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Behavioral Problems in Older Adults

elderly behavioral issues

Family members caring for aging loved ones often deal with unusual or upsetting behaviors from the person in their care.
If you are a caregiver to an elderly family member, you can expect to experience anything from impulsivity and temper tantrums to anger outbursts, hostility, and hallucinations.

Late-life for many aging adults is affected by dementia or other illness, causing personality changes and behavioral problems.
Many aging individuals experience difficulties in adjusting to aging. Your senior family member may have problems accepting the losses (of health, loved ones, social status, etc.) in their life, so dealing with their mood can become very stressful.

What to Do When Your Elderly Mother Starts Behaving Angry?

It can be very upsetting when you witness your mother’s temper tantrums and angry outbursts. However, these behaviors most commonly occur due to illness or strong emotions such as sadness, fear, powerlessness, confusion, or any combination of these.

Understanding what causes your elderly mother to start behaving aggressively can help determine how to manage this behavior without getting too stressed.

Why Do Aging Adults Experience Anger and Aggression?

Aging persons with Alzheimer’s or another form of dementia often experience personality changes and cognitive impairment that cause irritability and mood swings.

Angry outbursts and aggression are common with dementia, and it may get worse as the condition progresses.

Also, anxiety and depression that often develop in seniors may cause your loved one to lash out with aggression.

Other factors that can cause behavior changes to involve:

  • Chronic or unmanaged pain
  • Lack of sleep
  • Underlying medical issues
  • An adverse reaction to a medication

Managing mood swings and anger in the elderly with dementia can be very difficult. So, learning about anger prevention and management can help relieve caregiver stress and make caregiving easier.

Try to stay calm when your elderly mother starts acting angry. Don’t reason with them about their behavior, as this can only make things worse.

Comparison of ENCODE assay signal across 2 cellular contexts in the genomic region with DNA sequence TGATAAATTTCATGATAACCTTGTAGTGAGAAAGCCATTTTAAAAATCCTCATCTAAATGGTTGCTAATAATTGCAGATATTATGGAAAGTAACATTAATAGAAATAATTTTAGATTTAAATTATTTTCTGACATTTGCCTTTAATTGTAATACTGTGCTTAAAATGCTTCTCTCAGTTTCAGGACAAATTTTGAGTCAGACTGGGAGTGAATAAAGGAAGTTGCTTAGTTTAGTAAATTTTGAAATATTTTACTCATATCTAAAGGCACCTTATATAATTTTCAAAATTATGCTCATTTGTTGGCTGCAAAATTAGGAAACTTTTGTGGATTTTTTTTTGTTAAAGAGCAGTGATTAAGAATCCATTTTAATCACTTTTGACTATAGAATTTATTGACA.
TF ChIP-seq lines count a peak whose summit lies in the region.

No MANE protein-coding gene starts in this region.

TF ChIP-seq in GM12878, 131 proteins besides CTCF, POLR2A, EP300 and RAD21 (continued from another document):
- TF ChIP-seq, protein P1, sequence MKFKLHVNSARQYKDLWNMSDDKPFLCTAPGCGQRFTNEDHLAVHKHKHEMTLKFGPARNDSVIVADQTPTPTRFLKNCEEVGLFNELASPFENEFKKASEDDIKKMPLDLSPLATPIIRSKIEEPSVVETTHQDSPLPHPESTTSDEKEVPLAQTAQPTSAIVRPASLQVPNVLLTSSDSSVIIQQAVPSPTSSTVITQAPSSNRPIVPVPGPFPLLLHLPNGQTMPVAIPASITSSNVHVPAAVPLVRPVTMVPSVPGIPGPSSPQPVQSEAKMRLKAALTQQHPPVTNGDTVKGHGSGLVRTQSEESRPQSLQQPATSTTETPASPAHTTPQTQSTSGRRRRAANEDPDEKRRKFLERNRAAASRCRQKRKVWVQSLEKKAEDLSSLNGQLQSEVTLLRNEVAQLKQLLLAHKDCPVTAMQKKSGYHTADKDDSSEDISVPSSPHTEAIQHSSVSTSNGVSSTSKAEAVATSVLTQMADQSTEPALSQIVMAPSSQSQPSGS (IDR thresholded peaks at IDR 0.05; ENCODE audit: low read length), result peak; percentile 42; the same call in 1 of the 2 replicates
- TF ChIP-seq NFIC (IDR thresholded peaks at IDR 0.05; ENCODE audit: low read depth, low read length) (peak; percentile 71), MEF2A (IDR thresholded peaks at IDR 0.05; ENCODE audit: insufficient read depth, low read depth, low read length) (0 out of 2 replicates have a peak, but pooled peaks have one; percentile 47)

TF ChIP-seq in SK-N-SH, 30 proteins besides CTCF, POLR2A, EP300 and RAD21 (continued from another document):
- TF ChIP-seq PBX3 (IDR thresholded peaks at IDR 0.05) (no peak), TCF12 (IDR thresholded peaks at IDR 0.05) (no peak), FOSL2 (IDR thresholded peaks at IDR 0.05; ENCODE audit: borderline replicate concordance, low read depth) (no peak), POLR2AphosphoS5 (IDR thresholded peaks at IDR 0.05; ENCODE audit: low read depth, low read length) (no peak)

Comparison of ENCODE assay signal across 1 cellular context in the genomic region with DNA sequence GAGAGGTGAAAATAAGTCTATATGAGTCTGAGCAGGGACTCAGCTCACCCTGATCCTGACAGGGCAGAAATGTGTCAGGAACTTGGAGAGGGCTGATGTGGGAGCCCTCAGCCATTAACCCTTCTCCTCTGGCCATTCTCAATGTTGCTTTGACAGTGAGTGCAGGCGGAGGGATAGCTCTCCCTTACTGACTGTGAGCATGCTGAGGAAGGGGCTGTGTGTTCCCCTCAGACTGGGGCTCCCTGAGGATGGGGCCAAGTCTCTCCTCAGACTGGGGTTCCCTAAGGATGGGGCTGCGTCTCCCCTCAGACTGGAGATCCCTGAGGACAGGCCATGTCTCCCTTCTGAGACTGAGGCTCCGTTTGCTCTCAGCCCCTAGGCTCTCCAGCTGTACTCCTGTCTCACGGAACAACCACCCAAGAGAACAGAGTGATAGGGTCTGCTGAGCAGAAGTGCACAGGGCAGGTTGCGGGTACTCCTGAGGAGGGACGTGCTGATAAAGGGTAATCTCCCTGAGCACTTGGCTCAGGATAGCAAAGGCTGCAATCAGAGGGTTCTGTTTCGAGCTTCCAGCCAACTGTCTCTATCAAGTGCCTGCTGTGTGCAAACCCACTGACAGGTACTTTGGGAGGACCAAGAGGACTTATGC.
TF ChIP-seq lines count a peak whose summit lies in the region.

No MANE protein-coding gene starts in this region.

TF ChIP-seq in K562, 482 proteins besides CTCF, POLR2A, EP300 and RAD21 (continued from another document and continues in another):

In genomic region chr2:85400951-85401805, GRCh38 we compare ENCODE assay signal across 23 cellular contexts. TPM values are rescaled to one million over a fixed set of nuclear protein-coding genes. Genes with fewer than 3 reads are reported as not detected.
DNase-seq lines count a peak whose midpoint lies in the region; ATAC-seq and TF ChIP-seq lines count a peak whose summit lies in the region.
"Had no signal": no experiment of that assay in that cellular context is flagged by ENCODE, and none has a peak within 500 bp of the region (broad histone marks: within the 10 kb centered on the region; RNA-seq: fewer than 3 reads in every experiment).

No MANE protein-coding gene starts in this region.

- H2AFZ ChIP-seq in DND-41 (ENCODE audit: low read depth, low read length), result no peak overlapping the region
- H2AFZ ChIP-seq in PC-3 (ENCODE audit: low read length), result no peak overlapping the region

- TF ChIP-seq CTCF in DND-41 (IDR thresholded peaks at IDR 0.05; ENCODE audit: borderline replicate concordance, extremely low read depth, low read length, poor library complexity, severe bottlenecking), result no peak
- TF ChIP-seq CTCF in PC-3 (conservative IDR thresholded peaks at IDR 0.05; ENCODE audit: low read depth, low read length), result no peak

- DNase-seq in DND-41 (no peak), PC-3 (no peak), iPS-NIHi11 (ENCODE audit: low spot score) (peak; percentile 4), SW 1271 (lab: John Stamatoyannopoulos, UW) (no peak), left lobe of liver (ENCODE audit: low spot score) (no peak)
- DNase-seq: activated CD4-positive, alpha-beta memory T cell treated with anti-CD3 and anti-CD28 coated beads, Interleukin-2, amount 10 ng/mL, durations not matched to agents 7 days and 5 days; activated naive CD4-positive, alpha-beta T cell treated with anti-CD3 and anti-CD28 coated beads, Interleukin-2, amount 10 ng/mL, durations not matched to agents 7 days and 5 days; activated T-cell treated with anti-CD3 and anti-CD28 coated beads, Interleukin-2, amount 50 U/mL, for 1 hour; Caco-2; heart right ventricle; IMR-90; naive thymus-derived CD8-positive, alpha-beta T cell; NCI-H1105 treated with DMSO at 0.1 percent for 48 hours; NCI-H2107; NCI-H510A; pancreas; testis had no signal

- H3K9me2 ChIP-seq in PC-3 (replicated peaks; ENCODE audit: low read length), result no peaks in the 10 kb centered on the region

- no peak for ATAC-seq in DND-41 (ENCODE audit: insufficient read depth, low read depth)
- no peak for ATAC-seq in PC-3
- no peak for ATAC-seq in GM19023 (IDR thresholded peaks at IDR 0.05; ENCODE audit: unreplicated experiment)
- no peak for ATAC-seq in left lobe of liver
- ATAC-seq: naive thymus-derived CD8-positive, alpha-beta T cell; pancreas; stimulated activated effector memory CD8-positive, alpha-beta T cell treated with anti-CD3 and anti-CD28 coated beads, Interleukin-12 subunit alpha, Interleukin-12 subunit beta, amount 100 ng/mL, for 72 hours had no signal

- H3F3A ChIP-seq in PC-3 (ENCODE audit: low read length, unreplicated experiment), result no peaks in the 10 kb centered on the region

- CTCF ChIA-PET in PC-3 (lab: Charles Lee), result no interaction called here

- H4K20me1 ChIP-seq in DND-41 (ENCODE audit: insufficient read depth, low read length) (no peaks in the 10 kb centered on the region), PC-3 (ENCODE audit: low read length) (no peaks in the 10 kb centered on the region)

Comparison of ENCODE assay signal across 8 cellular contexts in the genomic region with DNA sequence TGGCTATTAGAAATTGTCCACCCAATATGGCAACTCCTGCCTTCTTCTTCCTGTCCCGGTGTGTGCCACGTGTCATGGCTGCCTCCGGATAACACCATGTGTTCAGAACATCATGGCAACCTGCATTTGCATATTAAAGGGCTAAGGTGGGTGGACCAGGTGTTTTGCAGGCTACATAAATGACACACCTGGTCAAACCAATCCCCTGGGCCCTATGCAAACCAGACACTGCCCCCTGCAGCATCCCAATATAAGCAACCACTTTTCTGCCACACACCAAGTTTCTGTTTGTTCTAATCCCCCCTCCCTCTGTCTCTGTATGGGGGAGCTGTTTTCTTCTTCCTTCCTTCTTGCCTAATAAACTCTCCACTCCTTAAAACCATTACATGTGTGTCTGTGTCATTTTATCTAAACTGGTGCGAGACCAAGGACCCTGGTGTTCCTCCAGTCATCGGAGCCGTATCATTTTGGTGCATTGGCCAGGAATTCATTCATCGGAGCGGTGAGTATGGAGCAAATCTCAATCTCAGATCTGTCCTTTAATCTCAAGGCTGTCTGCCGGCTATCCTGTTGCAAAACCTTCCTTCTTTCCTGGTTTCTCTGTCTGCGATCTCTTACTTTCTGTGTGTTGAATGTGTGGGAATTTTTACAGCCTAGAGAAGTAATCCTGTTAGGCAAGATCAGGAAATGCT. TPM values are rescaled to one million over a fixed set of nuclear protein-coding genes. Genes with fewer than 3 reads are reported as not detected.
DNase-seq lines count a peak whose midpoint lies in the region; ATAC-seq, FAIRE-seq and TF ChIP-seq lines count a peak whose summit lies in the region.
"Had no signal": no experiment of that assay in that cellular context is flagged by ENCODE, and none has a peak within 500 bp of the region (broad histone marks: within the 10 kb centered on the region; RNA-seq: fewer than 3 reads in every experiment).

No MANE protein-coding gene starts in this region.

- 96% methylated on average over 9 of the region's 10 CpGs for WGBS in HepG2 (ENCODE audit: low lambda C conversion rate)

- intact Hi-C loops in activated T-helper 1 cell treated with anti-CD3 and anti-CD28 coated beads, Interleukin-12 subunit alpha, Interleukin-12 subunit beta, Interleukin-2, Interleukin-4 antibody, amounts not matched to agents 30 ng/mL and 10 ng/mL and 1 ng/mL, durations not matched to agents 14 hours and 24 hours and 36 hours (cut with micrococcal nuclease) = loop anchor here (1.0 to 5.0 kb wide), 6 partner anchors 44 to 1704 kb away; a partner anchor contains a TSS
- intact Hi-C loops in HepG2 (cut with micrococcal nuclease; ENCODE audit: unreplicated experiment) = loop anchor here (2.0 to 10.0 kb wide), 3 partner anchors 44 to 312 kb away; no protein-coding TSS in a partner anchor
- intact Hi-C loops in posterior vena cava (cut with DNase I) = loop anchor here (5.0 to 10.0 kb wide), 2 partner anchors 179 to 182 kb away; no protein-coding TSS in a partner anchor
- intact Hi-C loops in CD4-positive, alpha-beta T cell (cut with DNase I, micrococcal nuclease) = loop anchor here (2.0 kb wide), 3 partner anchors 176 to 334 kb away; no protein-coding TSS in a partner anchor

Keep your parent’s surroundings safe and calm, providing structure and routine at all times. Predictability and structure give a sense of familiarity and can have a calming effect.

If your mother’s angry outburst won’t calm down, contact her health provider for advice and medications.

What is the Most Common Mental Illness in the Elderly?

The most common mental health disorder in the elderly is depression. More than six million Americans age 65 and older suffer from depression. However, this mental health condition is not a normal part of aging.

What Causes Depression in the Elderly?

Your loved one’s depression can be caused by:

  • Chronic illness
  • Injury
  • Stressful life events
  • Pain or discomfort
  • Dementia and decline in cognitive functions
  • Loneliness
  • Grief

Some aging adults also experience a reduced sense of purpose, which often causes anxiety and depression.

Aging adults with Alzheimer’s or other dementia often experience depression as their cognitive impairment progresses. Your loved one with dementia may feel sad and often cry, feel desperate and hopeless, experience sudden mood swings, and become restless and easily irritated.

Depression in the elderly can be hard to recognize and diagnose, as it often presents itself in less apparent symptoms. However, some typical signs of depression may also be present. These commonly involve a decrease in energy, loss of interest in usual activities, sleep problems, irritability, feelings of hopelessness and worthlessness, and fatigue.